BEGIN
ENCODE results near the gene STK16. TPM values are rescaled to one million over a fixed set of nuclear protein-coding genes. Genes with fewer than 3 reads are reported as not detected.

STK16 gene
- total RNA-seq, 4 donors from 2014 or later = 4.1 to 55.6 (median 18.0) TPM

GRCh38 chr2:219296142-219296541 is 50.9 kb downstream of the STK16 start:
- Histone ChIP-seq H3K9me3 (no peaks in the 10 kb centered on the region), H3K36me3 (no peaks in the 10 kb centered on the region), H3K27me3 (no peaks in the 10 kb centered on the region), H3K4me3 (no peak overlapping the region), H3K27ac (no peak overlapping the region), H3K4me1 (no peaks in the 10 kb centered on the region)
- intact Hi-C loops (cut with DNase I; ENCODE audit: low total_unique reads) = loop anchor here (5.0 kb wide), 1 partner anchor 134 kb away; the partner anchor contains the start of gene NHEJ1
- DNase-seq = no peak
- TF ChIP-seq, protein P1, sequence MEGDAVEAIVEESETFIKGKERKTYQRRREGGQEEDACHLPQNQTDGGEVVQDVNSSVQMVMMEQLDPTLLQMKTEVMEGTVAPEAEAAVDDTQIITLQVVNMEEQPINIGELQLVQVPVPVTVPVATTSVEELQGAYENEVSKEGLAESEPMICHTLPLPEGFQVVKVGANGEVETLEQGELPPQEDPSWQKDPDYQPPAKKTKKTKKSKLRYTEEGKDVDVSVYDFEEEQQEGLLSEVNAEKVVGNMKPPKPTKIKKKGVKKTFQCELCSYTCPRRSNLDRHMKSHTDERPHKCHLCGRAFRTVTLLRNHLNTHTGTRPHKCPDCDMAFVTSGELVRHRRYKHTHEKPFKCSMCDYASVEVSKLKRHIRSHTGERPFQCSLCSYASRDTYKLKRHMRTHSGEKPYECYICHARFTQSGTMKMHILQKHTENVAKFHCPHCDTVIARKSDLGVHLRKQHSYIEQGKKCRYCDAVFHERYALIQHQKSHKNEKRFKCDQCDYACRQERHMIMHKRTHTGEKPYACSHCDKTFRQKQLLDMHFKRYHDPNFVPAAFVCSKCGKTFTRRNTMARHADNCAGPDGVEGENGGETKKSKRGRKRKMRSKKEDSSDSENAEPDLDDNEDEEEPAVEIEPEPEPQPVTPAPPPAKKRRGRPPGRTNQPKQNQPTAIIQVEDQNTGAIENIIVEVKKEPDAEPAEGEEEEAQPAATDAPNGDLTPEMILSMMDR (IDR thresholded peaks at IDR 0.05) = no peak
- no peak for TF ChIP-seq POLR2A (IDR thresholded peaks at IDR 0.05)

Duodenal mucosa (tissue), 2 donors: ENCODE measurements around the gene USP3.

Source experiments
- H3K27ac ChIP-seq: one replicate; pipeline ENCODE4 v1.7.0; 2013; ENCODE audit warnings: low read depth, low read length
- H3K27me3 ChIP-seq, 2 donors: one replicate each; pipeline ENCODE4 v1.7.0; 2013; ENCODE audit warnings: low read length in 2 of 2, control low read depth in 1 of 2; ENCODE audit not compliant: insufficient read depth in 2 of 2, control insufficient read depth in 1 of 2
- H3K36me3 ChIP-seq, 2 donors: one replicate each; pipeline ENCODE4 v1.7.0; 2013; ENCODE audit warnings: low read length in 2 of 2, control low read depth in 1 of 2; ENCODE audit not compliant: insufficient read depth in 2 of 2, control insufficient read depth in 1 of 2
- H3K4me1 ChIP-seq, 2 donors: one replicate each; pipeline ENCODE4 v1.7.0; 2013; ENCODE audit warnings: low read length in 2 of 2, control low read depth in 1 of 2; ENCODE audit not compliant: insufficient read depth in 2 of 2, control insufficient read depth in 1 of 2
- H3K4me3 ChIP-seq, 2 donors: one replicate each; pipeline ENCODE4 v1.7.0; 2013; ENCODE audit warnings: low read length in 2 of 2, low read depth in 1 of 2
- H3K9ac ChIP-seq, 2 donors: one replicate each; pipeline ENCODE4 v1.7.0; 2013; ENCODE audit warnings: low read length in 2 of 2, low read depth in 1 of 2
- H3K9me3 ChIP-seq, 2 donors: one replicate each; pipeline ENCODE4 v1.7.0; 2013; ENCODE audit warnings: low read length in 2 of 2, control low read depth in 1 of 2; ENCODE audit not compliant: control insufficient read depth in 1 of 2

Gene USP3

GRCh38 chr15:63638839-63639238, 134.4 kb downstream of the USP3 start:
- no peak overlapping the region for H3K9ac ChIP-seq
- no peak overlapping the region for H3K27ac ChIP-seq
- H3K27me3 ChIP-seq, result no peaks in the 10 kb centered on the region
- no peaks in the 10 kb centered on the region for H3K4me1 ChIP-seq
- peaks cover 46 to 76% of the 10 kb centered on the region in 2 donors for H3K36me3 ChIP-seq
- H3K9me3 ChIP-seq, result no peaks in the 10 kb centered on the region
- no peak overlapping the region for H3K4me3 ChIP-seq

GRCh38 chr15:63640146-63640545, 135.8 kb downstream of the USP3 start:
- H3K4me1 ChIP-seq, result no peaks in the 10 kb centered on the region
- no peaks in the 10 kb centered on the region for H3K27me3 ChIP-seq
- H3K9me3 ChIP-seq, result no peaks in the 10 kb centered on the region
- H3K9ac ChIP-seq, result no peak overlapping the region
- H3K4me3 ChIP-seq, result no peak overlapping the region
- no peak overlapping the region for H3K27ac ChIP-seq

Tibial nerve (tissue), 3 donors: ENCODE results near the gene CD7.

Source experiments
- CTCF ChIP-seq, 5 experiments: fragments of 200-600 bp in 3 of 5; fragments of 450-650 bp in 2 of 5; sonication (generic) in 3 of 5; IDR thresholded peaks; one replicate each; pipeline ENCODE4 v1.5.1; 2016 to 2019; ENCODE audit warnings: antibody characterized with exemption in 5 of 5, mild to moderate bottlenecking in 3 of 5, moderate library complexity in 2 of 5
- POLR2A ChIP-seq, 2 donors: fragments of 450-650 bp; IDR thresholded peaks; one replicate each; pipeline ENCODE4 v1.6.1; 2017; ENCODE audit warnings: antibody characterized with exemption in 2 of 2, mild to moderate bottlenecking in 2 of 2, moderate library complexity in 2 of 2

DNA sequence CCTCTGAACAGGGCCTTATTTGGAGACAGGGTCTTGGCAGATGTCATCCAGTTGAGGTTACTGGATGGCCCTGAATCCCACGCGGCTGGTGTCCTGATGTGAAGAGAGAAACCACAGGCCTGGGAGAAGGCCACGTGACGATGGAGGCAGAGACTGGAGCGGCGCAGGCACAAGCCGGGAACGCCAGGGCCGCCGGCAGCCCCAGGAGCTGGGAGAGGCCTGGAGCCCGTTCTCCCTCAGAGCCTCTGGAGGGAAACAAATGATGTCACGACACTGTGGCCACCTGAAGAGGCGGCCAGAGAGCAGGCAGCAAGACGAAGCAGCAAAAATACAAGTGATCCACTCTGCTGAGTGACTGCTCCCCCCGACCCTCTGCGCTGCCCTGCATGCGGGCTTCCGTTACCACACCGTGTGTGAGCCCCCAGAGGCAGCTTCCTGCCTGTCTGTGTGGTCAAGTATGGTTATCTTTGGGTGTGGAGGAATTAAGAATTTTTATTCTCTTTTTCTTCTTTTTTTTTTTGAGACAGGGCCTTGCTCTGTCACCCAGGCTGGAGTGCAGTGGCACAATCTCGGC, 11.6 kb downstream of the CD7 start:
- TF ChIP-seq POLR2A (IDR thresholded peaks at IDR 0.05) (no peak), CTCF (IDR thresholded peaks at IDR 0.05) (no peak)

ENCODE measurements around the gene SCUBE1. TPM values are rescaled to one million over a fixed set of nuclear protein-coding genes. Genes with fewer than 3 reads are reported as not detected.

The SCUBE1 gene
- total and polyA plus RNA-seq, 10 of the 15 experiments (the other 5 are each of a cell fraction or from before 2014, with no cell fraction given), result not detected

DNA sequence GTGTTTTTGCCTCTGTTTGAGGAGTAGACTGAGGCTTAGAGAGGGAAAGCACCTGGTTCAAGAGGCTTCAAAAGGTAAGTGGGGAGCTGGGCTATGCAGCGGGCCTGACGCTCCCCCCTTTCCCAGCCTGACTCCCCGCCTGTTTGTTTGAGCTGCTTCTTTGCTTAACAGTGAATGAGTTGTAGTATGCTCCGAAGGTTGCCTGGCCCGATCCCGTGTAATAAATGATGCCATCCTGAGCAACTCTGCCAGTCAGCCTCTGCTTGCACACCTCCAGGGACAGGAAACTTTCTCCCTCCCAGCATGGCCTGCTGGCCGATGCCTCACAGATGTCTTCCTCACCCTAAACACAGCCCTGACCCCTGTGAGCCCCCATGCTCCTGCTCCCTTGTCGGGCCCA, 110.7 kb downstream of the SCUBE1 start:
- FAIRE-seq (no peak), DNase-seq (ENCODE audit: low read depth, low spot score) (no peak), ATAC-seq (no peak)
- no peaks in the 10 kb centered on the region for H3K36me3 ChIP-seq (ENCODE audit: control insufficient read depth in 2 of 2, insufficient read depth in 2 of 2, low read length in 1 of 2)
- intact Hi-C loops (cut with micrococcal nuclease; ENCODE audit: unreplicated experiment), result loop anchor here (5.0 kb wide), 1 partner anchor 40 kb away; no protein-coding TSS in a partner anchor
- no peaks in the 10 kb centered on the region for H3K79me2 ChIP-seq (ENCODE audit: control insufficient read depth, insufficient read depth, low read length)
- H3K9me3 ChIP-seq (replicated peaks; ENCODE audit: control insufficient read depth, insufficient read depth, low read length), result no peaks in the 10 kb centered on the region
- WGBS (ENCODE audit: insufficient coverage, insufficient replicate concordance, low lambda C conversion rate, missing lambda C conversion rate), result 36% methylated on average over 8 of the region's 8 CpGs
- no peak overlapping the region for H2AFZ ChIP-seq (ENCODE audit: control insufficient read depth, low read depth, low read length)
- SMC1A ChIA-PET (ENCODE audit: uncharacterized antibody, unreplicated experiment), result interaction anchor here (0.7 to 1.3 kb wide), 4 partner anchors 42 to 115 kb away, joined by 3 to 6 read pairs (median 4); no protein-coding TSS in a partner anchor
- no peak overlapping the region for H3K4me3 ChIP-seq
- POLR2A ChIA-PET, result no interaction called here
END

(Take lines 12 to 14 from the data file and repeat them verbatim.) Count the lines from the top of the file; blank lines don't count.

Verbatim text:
- H3K27ac ChIP-seq: one replicate; pipeline ENCODE4 v1.7.0; 2013; ENCODE audit warnings: low read depth, low read length
- H3K27me3 ChIP-seq, 2 donors: one replicate each; pipeline ENCODE4 v1.7.0; 2013; ENCODE audit warnings: low read length in 2 of 2, control low read depth in 1 of 2; ENCODE audit not compliant: insufficient read depth in 2 of 2, control insufficient read depth in 1 of 2
- H3K36me3 ChIP-seq, 2 donors: one replicate each; pipeline ENCODE4 v1.7.0; 2013; ENCODE audit warnings: low read length in 2 of 2, control low read depth in 1 of 2; ENCODE audit not compliant: insufficient read depth in 2 of 2, control insufficient read depth in 1 of 2